--track-allocation changes allocation behavior of code?

I made some code changes which I guessed would improve memory usage. @time shows a huge speedup, > 10x, and a >98% reduction in memory used. But when I use --track-allocation it seems as if my changes made things much worse.

Are the results of --track-allocation sometimes an unreliable guide to the allocation behavior of the code run normally?

Valentin Churavy @vchuravy wrote

The way it [`–track-allocations] functions is to change the emitted LLVM IR to insert code that tracks allocations occuring.
This often leads to false-positives since these statements interfere with optimization (in particular escape analysis)

Since the profiles suggest unoptimized code, perhaps my problem is related.

Running Julia 1.8 on Windows. The issue from which the previous quote was drawn indicates 1.9 might behave better.

I would love to provide a small example, but have been unable to isolate the problem. See the discussion here for how this got started. In brief, I started with lots of memory allocations and reduced many of them to 0 by adding concrete type information to key types in my system. The problems described here occurred when I tried to push things further for remaining hot spots. I added more parameterized types, including parameterized functions, and the total reported allocations went up, including many that had gone to 0.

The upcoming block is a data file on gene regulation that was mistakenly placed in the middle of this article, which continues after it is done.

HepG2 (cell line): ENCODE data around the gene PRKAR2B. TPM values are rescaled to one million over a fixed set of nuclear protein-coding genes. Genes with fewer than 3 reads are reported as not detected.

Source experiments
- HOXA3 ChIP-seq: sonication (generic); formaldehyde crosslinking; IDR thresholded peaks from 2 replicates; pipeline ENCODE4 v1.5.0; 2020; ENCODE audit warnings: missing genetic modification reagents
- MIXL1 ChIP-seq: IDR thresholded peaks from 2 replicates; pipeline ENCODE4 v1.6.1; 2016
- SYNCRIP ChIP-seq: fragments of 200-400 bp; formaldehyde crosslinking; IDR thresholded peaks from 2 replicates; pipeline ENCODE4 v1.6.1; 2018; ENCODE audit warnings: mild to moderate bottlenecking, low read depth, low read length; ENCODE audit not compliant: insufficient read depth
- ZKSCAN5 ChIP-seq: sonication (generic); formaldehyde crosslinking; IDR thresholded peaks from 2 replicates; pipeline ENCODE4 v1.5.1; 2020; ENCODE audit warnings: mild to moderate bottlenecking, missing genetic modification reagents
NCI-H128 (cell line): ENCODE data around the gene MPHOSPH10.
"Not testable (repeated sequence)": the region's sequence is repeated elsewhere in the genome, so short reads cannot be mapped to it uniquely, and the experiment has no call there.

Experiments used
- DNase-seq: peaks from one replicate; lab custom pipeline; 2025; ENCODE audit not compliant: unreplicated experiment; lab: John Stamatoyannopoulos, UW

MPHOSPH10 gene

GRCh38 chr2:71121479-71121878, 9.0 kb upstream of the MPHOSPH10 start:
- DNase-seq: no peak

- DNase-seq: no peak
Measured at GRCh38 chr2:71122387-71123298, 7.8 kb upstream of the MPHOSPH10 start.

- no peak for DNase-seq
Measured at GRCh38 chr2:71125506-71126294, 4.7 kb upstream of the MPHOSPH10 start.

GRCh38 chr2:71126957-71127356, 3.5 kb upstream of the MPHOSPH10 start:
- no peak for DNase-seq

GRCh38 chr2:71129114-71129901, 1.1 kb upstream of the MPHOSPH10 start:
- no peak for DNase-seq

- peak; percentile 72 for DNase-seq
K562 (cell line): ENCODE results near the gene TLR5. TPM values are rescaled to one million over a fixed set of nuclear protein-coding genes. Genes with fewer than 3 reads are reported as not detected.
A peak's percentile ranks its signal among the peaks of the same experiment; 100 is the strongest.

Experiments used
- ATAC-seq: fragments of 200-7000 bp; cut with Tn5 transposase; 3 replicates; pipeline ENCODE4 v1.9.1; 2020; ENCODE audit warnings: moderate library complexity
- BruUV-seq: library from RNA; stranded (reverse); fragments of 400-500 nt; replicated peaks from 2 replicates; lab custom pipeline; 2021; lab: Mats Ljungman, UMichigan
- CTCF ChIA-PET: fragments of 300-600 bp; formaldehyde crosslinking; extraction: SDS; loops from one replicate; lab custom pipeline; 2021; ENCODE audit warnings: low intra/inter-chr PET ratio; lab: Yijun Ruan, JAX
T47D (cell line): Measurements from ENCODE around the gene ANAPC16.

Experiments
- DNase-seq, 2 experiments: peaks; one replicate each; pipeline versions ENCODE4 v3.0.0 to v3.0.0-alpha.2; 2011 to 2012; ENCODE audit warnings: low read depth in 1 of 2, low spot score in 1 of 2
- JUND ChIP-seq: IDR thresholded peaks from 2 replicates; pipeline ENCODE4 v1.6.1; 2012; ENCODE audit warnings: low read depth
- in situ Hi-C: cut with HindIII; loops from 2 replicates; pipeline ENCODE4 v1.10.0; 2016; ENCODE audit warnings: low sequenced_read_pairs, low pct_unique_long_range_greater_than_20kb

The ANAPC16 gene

The code is tricky to trace since it involves calls to functions stored in variables in structures, as well as functions defined on the fly, e.g., f(z) = ev.f(z, wa). ev.f is a function stored in a variable, and the definition pulls wa from outside the function definition–perhaps what “escape analysis” is about? But when I stepped lower and lower in the call sequence, using @code_warntype on each call, the resulting code appeared optimized with stable types. This is consistent with the information reported by @time, but not with the results of --track-allocation.

The code is executing in a multithreaded context. There is at least one report of strange behavior of --track-allocation with multi-threading; it doesn’t look as if the question was ever fully resolved.

Yeah. This is a known problem. (and is why using the new allocation profiler is recommended instead).

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